Port Townsend was officially settled in 1851, but was named much earlier, by Captain George Vancouver, who named his discovery after his friend, the Marquis of Townsend.

When finally settled, there were great hopes for the town as many thought for dozens of years that it would someday be the largest harbor on the West Coast and would provide its citizens with great wealth and prosperity.

Prior to its settlement, Port Townsend was inhabited by Native Americans, but by the time the town was settled in 1851, the populations had decreased considerably. Within 4 decades, there was only one reservation left in Port Townsend.

Many Victorian homes were built in the late 1800s in Port Townsend, as the town became a well-known seaport and its residents were banking on a successful future. But after the depression, the town didn’t have the capital to continue building and the rail line in particular – a key to the town’s hopes as being a strong harbor – was built more to the east, which effectively ended Port Washington’s hopes for being a strong seaport town.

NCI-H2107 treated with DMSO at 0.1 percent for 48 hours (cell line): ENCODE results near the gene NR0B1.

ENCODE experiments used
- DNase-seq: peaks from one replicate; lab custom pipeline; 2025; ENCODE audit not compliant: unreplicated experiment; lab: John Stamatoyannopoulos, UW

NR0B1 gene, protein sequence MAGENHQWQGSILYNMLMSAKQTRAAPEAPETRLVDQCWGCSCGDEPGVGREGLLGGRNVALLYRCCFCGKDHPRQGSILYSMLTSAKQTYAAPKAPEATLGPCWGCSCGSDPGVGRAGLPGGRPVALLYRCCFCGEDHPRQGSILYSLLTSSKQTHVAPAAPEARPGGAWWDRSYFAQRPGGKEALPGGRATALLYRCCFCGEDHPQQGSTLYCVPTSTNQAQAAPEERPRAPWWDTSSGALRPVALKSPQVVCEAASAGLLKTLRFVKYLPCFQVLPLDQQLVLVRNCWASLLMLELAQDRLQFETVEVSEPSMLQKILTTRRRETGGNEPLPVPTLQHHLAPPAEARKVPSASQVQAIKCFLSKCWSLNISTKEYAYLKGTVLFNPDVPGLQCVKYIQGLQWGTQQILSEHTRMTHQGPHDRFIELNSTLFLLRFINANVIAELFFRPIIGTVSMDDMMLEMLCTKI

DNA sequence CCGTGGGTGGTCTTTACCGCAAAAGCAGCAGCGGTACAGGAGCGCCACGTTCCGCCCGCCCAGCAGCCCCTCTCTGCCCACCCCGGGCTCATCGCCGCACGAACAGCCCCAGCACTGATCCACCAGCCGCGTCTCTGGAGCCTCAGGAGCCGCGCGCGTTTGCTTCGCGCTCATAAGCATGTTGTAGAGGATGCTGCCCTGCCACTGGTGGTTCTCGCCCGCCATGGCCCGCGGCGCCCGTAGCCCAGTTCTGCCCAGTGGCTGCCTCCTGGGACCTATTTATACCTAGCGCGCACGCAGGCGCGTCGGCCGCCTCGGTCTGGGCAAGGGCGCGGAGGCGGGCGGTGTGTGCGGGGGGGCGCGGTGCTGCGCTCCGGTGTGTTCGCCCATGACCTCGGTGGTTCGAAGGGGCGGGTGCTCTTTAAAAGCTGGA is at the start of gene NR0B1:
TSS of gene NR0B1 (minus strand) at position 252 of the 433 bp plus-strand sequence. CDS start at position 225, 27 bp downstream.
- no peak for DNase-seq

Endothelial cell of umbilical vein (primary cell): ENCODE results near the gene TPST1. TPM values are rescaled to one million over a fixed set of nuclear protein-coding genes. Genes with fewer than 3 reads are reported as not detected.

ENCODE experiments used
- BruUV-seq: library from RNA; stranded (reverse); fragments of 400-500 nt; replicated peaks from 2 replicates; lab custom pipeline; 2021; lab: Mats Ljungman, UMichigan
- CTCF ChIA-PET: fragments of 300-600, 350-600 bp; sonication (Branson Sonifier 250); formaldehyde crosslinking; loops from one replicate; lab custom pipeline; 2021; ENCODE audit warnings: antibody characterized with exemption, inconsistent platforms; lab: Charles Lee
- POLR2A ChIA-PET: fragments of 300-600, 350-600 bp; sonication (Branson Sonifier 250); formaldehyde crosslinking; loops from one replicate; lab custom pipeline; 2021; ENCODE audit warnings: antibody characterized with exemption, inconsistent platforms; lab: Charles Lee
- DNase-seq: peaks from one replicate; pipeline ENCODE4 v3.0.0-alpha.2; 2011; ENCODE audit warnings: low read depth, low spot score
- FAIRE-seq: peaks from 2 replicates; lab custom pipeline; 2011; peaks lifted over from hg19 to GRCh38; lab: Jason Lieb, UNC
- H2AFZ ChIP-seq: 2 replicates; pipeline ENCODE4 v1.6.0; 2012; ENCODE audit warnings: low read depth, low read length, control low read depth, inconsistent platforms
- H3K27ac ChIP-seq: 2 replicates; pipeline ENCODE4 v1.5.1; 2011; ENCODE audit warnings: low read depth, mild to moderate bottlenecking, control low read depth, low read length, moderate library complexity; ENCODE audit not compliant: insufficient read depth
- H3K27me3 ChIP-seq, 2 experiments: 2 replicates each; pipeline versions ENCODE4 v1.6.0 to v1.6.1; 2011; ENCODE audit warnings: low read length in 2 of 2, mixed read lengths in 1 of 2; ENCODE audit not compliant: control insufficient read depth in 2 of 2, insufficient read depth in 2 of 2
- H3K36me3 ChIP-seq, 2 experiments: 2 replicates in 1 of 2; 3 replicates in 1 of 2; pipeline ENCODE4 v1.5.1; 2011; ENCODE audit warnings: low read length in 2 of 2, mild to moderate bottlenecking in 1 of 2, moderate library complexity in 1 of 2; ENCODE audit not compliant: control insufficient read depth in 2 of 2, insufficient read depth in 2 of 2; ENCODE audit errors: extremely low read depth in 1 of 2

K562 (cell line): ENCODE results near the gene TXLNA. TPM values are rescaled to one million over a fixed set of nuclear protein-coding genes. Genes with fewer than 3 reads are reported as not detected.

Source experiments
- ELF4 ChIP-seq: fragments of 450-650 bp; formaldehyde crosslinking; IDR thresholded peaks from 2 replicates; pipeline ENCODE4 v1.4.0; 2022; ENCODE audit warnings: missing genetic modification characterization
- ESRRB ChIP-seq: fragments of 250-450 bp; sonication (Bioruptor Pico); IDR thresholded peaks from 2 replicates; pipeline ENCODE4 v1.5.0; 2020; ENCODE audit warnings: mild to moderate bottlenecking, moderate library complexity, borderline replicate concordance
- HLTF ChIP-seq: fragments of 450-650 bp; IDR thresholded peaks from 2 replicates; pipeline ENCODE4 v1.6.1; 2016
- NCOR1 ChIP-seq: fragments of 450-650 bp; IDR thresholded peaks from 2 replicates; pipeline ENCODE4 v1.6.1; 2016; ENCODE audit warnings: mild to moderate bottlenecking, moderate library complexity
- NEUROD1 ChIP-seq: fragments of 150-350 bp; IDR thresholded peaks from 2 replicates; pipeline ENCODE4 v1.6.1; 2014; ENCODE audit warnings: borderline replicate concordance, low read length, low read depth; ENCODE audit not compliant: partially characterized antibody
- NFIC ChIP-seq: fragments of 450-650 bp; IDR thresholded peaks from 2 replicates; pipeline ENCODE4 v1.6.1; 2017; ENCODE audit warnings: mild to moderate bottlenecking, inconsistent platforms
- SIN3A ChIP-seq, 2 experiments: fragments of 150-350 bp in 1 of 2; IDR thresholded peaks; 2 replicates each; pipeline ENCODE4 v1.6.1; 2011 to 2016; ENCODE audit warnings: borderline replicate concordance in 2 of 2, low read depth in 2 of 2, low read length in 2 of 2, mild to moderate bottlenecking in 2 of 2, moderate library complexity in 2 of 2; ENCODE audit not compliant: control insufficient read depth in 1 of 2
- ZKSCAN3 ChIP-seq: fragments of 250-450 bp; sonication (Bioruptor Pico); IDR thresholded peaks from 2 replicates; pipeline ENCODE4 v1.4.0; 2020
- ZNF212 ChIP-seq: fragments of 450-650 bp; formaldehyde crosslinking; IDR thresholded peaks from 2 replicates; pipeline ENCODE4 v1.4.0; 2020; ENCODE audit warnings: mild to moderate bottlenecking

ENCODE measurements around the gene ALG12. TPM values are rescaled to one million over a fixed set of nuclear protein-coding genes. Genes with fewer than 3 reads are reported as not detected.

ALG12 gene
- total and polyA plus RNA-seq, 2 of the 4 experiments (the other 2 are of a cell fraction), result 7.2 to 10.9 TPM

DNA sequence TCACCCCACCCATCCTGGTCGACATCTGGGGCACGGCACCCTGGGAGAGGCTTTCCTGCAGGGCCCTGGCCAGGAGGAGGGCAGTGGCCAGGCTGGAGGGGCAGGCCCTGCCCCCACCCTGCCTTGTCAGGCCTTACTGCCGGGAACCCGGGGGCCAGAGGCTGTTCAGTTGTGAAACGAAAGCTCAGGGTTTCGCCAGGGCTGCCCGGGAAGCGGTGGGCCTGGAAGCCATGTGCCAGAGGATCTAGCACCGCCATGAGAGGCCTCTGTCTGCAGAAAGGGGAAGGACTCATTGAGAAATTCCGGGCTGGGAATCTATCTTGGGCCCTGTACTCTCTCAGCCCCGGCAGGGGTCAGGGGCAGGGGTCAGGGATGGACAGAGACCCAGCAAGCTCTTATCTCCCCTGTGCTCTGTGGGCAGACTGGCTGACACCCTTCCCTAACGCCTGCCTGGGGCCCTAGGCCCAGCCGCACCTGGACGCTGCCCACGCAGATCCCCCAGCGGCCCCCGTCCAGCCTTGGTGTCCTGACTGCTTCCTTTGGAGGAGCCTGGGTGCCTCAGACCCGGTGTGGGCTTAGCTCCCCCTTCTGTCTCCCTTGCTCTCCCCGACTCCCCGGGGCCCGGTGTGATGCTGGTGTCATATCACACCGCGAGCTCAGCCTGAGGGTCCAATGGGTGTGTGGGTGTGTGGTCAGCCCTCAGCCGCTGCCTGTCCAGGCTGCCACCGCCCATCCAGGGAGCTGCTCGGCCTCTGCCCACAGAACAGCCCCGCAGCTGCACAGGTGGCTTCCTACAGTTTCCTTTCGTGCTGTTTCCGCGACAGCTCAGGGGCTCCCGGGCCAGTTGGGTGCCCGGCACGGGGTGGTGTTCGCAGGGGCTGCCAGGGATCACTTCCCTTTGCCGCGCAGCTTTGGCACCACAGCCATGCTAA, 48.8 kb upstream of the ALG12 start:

Because the town never grew at the rate expected, many people abandoned their buildings and businesses and -- save for the construction of a paper mill in the 1920s --  there has been little new construction, but rather a desire to preserve and foster appreciation of the old.

Today, Port Townsend is a popular day trip for Washington residents and a relaxing vacation destination for others.